|Blues and pinks
||[Jun. 25., 2019|03:04 pm]
Last night I finished Alentejo blue just to be done with it. Why do I waste so much time with second-rate books? Well, because first-rate literature is generally more challenging. I made a stab at Artemio Cruz on the shuttle home but it was dense with description and I wasn't up to it. When I got home, I had the porch to myself and a stunning view of thunderheads over the lake catching the full evening sun and it was good to have a book I could interrupt at any moment to take in another cloud vista.
It had some decent parts but she really wrecked it with her characterisation of one of the Portuguese characters. Apparently a whole chapter about the morbidly obese guy trying to decide whether or not to eat a piece of cake wasn't enough to show how obsessed fat people are with food so she had to make it the leitmotiv of her description of the local festival, where all her various narrative threads come together in one room. It felt contrived and, at the same time, unsatisfying, so I'm not sure why she bothered.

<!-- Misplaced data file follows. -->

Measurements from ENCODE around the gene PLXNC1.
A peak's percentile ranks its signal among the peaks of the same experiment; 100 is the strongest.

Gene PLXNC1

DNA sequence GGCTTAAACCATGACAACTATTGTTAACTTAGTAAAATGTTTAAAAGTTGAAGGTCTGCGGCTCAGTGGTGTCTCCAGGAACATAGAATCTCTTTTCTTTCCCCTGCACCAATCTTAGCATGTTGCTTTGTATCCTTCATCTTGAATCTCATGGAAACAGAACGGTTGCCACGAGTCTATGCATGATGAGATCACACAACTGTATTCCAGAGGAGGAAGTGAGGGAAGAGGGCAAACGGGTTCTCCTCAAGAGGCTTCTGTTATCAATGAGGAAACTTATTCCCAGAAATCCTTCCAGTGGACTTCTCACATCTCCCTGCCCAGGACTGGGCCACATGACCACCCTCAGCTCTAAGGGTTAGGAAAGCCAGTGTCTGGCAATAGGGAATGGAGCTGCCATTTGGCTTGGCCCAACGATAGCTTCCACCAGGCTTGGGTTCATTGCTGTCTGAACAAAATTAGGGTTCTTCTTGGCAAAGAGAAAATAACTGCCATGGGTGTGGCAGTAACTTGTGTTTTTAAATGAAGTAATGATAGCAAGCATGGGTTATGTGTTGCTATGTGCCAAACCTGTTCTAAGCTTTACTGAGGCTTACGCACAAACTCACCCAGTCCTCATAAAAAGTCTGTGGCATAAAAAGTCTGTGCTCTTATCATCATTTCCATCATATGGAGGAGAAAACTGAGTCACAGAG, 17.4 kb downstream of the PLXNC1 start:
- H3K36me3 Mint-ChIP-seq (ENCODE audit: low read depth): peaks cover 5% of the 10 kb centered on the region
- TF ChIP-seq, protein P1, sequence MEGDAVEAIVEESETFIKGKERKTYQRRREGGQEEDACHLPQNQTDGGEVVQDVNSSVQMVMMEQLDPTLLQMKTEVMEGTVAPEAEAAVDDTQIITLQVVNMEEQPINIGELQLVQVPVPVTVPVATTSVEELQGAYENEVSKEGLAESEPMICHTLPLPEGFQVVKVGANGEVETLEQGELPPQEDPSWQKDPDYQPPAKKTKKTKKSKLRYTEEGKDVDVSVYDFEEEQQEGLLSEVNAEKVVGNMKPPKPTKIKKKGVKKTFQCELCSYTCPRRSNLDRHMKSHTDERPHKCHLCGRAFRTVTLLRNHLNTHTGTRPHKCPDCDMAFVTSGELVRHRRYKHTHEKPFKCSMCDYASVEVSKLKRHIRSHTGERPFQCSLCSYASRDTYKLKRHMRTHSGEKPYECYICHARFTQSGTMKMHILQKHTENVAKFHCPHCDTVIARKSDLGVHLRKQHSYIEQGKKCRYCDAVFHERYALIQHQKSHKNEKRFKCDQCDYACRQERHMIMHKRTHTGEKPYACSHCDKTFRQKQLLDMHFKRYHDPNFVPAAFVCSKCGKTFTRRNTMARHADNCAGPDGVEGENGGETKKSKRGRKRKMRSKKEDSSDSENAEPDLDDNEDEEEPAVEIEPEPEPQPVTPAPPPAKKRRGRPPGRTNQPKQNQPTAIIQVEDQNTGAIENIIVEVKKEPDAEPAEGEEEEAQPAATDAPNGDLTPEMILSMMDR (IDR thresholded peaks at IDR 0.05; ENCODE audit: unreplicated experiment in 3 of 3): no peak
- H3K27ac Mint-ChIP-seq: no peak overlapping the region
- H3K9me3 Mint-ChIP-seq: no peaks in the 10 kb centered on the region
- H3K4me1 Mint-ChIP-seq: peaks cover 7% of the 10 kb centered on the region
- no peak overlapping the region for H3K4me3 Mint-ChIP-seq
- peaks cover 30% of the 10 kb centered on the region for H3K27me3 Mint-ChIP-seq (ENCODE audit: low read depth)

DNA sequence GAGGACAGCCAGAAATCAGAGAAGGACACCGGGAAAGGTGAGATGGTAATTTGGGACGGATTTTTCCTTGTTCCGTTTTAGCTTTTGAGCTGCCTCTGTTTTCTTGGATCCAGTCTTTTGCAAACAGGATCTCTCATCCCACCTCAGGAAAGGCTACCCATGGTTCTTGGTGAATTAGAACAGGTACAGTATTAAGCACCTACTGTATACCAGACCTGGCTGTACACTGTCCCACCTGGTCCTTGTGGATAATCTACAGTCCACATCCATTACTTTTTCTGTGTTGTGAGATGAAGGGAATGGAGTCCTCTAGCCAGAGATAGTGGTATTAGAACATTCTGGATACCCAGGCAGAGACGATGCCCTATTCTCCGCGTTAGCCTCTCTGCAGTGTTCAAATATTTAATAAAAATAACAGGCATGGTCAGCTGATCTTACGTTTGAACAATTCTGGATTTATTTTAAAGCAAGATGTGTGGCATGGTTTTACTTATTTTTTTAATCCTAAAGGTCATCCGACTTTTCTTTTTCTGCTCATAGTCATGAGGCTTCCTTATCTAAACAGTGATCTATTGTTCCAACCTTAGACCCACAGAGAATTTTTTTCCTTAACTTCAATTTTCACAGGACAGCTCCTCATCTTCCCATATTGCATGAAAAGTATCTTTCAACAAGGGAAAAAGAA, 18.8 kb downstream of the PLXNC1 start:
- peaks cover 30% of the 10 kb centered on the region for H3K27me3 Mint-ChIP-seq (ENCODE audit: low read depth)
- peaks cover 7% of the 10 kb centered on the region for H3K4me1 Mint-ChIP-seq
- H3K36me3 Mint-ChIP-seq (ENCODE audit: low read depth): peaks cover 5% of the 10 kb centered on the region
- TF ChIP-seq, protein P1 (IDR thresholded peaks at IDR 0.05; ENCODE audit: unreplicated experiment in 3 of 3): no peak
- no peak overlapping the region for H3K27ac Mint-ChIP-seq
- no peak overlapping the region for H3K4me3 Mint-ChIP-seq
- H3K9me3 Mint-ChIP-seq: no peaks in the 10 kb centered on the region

In any case, I've moved on to a book I just learned existed, 邱妙津/Qiu Miaojin's《鱷魚手記》(Notes of a crocodile in Bonnie Huie's English translation). Apparently it was a groundbreaking work in Qiu's native Taiwan, even furnishing a slang word for "lesbian" based on the protagonist's name. All the agonised talk of "sin" and shame is familiar to me from similar works, but the style is a real departure. I can see why it made such a splash in 1994 when it was published; just a little earlier and it probably would've ended up on one of my college syllabi.